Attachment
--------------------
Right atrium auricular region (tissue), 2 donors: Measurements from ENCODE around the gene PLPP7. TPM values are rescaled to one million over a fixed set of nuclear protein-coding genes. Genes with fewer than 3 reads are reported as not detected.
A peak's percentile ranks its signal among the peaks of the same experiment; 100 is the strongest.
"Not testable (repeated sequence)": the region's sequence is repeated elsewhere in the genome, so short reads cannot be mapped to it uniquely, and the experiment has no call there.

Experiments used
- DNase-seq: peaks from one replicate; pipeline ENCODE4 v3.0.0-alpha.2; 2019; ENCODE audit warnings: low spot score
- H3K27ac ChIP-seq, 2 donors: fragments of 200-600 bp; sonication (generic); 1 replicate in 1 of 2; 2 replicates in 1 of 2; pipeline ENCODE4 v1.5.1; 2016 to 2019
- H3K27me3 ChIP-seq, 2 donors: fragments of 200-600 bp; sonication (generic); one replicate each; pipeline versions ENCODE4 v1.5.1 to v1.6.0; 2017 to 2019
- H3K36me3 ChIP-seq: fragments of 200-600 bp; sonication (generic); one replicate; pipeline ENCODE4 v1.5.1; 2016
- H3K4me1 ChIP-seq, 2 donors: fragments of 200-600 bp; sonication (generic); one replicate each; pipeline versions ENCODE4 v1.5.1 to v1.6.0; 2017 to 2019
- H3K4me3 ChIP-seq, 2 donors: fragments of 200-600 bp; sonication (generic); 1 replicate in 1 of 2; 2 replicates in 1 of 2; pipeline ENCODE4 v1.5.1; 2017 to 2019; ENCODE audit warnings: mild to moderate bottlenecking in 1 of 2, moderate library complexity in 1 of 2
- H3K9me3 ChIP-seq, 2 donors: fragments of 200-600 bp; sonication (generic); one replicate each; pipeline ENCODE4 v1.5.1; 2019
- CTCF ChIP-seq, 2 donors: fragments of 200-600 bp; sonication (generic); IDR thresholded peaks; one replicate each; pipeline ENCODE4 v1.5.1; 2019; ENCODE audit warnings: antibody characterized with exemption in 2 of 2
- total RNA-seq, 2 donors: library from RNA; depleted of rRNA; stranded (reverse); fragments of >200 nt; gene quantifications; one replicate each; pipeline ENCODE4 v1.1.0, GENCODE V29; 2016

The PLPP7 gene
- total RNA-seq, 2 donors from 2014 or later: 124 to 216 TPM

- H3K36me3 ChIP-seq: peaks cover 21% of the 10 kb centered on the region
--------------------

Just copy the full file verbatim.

Right atrium auricular region (tissue), 2 donors: Measurements from ENCODE around the gene PLPP7. TPM values are rescaled to one million over a fixed set of nuclear protein-coding genes. Genes with fewer than 3 reads are reported as not detected.
A peak's percentile ranks its signal among the peaks of the same experiment; 100 is the strongest.
"Not testable (repeated sequence)": the region's sequence is repeated elsewhere in the genome, so short reads cannot be mapped to it uniquely, and the experiment has no call there.

Experiments used
- DNase-seq: peaks from one replicate; pipeline ENCODE4 v3.0.0-alpha.2; 2019; ENCODE audit warnings: low spot score
- H3K27ac ChIP-seq, 2 donors: fragments of 200-600 bp; sonication (generic); 1 replicate in 1 of 2; 2 replicates in 1 of 2; pipeline ENCODE4 v1.5.1; 2016 to 2019
- H3K27me3 ChIP-seq, 2 donors: fragments of 200-600 bp; sonication (generic); one replicate each; pipeline versions ENCODE4 v1.5.1 to v1.6.0; 2017 to 2019
- H3K36me3 ChIP-seq: fragments of 200-600 bp; sonication (generic); one replicate; pipeline ENCODE4 v1.5.1; 2016
- H3K4me1 ChIP-seq, 2 donors: fragments of 200-600 bp; sonication (generic); one replicate each; pipeline versions ENCODE4 v1.5.1 to v1.6.0; 2017 to 2019
- H3K4me3 ChIP-seq, 2 donors: fragments of 200-600 bp; sonication (generic); 1 replicate in 1 of 2; 2 replicates in 1 of 2; pipeline ENCODE4 v1.5.1; 2017 to 2019; ENCODE audit warnings: mild to moderate bottlenecking in 1 of 2, moderate library complexity in 1 of 2
- H3K9me3 ChIP-seq, 2 donors: fragments of 200-600 bp; sonication (generic); one replicate each; pipeline ENCODE4 v1.5.1; 2019
- CTCF ChIP-seq, 2 donors: fragments of 200-600 bp; sonication (generic); IDR thresholded peaks; one replicate each; pipeline ENCODE4 v1.5.1; 2019; ENCODE audit warnings: antibody characterized with exemption in 2 of 2
- total RNA-seq, 2 donors: library from RNA; depleted of rRNA; stranded (reverse); fragments of >200 nt; gene quantifications; one replicate each; pipeline ENCODE4 v1.1.0, GENCODE V29; 2016

The PLPP7 gene
- total RNA-seq, 2 donors from 2014 or later: 124 to 216 TPM

- H3K36me3 ChIP-seq: peaks cover 21% of the 10 kb centered on the region